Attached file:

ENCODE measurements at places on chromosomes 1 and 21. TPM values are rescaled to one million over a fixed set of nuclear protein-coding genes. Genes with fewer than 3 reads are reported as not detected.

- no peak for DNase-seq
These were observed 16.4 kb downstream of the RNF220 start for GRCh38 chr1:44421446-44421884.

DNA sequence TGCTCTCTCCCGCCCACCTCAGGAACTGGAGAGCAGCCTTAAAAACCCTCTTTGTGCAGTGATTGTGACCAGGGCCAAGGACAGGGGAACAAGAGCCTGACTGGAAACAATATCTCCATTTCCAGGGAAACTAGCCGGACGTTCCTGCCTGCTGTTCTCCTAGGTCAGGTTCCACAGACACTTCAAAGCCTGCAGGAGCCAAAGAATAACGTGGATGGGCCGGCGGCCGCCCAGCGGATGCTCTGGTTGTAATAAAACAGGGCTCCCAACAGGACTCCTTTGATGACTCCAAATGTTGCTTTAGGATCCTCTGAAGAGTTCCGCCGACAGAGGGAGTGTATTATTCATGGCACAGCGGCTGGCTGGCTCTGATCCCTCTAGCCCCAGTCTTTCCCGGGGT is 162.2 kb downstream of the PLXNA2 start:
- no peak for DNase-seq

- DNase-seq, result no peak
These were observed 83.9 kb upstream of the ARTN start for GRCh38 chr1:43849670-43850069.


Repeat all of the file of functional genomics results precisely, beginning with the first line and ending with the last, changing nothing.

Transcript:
ENCODE measurements at places on chromosomes 1 and 21. TPM values are rescaled to one million over a fixed set of nuclear protein-coding genes. Genes with fewer than 3 reads are reported as not detected.

- no peak for DNase-seq
These were observed 16.4 kb downstream of the RNF220 start for GRCh38 chr1:44421446-44421884.

DNA sequence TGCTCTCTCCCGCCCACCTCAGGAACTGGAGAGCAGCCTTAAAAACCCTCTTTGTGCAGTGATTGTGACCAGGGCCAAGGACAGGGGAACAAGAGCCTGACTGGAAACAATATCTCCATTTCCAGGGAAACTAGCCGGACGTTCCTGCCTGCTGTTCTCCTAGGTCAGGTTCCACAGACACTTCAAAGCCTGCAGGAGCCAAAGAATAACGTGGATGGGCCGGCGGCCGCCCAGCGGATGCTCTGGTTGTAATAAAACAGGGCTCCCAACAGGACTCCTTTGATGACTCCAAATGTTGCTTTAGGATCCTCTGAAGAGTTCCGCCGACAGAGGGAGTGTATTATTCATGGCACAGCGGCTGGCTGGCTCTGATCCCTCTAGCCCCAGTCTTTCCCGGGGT is 162.2 kb downstream of the PLXNA2 start:
- no peak for DNase-seq

- DNase-seq, result no peak
These were observed 83.9 kb upstream of the ARTN start for GRCh38 chr1:43849670-43850069.